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Gwangneung Forest Biosphere Reserve, Republic of Korea

Central part of the Gwangneung Forest is the basin divided into east and west by the Bongseonsacheon stream (100m above sea level), which flows southward. The basin is open to the north and the other aspects are surrounded by the peaks and ridges of mountain. Owing to the geographical feature, the air temperature of this area in winter is lower by about 4 than its vicinities.

In the eastern part of the forest, Mt. Jugyeop, the highest peak (600m) in the forest, is connected by gentle ridge line to Mt. Unak and Gwangneung royal tomb, which is situated at the southern end of the ridge line.

Designation date: 2010


Regional network:  EABRN

Ecosystem-based network: 




    Surface : 24,465 ha

    • Core area(s): 755 ha
    • Buffer zone(s): 1,657 ha
    • Transition zone(s): 22,053 ha 

    Location: 37°45’46”N – 127°08’47”E

    Administrative Authorities

    Korea National Arboretum

    Gwangneung Forest Biosphere Reserve
    Jikdongri 51-7, Soheul-eup, Pocheon City
    Gyeonggi Province, 487-821
    Republic of Korea

    Tel.: +82 31 540-2031


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    Ecological Characteristics

    The western part of the forest is composed of Mt. Soribong (537 m), the second highest peak in the forest, and its three tributary ridgelines to the north, south, and east.

    Particularly the eastern ridgeline forms a gentle declination that disappears into the Bongseonsacheon Stream, and the site formed on the environs of the eastern ridge, the central part of Gwangneung Forest, has a fertile soil. And it is covered withold-growth forest composed of deciduous broadleaf trees assumed to be climatic climax tree species of this region.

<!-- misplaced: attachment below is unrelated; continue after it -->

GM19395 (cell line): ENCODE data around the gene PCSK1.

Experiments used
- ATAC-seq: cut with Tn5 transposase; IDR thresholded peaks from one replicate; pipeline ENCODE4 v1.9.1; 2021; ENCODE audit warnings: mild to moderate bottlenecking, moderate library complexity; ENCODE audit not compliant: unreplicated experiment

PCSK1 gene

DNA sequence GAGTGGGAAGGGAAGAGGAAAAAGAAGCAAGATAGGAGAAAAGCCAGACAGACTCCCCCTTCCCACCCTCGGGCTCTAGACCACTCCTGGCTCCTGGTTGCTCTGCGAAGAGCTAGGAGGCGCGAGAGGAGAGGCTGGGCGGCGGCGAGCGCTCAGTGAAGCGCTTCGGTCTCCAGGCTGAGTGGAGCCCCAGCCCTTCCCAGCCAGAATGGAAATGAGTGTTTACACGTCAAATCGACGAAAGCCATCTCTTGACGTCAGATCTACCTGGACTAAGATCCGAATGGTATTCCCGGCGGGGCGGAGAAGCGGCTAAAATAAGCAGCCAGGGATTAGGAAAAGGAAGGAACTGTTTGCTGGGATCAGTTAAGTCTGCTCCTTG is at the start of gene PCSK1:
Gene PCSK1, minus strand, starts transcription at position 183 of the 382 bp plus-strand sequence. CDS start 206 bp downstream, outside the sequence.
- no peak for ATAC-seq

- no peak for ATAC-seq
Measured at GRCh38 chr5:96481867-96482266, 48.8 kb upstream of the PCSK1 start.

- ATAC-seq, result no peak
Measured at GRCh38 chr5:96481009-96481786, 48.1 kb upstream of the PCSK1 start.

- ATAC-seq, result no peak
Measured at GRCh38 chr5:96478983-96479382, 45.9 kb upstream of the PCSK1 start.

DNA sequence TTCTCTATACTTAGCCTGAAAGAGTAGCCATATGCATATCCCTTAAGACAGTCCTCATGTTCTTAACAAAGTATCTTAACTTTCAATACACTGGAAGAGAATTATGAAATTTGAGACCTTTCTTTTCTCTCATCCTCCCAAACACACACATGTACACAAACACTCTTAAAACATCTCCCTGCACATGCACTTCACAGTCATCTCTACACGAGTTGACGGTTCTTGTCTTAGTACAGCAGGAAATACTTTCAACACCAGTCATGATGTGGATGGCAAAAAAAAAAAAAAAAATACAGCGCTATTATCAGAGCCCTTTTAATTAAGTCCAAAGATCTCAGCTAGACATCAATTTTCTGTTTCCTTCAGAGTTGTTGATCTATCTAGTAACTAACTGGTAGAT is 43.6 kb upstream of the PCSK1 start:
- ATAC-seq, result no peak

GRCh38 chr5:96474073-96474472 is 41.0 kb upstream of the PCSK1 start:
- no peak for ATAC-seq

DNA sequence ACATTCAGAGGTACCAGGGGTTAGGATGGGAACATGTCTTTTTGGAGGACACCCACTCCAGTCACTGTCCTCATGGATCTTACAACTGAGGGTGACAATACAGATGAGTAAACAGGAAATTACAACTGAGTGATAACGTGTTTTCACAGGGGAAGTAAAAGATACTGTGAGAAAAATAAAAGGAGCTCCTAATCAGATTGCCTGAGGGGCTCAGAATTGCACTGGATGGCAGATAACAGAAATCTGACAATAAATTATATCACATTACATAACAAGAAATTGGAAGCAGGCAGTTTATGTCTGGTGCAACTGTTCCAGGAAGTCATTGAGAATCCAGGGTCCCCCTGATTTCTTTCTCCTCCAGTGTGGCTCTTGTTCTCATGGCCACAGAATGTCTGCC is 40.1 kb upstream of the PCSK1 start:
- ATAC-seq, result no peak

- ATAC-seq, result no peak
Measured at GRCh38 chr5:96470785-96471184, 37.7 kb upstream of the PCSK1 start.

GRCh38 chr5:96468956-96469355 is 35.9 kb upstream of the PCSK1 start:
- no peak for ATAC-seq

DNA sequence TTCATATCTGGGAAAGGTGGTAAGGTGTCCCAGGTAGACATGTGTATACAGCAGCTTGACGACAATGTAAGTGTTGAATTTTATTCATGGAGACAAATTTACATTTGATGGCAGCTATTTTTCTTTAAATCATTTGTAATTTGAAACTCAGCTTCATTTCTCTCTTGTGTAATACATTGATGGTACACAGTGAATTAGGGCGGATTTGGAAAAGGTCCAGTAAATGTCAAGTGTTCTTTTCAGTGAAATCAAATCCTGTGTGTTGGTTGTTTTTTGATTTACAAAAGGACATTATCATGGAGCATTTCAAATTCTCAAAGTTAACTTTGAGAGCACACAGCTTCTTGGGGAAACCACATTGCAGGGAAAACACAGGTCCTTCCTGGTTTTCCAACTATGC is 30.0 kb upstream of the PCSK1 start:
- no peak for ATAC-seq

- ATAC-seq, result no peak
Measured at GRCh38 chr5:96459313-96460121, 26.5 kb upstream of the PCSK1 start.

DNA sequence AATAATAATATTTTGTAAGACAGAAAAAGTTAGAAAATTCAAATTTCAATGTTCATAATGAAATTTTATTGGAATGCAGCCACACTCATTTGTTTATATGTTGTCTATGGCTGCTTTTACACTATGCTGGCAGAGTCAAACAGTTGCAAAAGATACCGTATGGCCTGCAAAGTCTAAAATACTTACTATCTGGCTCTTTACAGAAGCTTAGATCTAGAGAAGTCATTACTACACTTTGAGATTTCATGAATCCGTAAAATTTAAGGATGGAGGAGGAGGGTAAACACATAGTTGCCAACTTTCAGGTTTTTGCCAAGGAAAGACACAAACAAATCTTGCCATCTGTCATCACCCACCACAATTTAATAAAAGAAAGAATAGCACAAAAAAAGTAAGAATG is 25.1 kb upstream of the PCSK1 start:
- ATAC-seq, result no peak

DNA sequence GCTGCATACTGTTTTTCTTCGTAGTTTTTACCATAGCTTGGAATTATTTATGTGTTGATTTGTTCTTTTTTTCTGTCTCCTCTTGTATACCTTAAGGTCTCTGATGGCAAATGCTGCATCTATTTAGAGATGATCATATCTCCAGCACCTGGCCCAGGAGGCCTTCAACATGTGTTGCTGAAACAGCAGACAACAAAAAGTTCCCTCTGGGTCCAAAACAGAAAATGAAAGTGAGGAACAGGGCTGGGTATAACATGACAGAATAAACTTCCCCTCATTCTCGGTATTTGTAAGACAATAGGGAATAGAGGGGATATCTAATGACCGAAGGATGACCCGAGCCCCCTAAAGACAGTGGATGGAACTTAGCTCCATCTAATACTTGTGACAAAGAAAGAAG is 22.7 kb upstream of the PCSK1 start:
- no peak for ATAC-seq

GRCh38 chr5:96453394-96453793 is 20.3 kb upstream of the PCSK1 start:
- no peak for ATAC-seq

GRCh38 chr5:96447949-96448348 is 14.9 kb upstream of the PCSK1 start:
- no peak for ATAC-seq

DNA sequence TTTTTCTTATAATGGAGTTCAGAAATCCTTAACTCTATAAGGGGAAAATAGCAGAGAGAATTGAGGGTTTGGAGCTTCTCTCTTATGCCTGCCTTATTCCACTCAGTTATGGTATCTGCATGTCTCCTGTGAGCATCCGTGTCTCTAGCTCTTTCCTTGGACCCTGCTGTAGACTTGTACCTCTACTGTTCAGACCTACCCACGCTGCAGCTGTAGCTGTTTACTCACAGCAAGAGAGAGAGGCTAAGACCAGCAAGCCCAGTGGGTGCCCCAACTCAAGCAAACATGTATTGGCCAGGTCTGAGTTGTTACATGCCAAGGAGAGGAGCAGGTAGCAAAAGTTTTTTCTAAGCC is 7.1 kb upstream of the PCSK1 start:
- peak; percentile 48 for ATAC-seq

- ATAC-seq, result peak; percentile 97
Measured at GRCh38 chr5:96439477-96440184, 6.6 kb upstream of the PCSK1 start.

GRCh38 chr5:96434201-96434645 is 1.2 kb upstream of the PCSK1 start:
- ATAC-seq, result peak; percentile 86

Socio-Economic Characteristics

    Thirty-five villages with approximately 230,000 inhabitants are within the transition area of the proposed Biosphere Reserve. The inhabitants can be categorized into two groups.

    The smaller group consists of the original inhabitants engaged in agriculture, and the larger group consists of those who moved from other areas and are engaged in the restaurant and hotel business.

    Recently, however, new occupations have been introduced, specifically, businesses that provide nature exposure to urban residents,such as hiking trails or forest retreats and weekend farms.

    The core areas are protected forests for scientific researchand monitoring of natural deciduous broad-leaved forestand habitat protection area for the white-bellied woodpecker. The buffer zones are experimental forest for development of forestry technique and education. Most of theforests are plantations. The transition areas consist of private forests, farmlands and residential districts.



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    Last updated: October 2018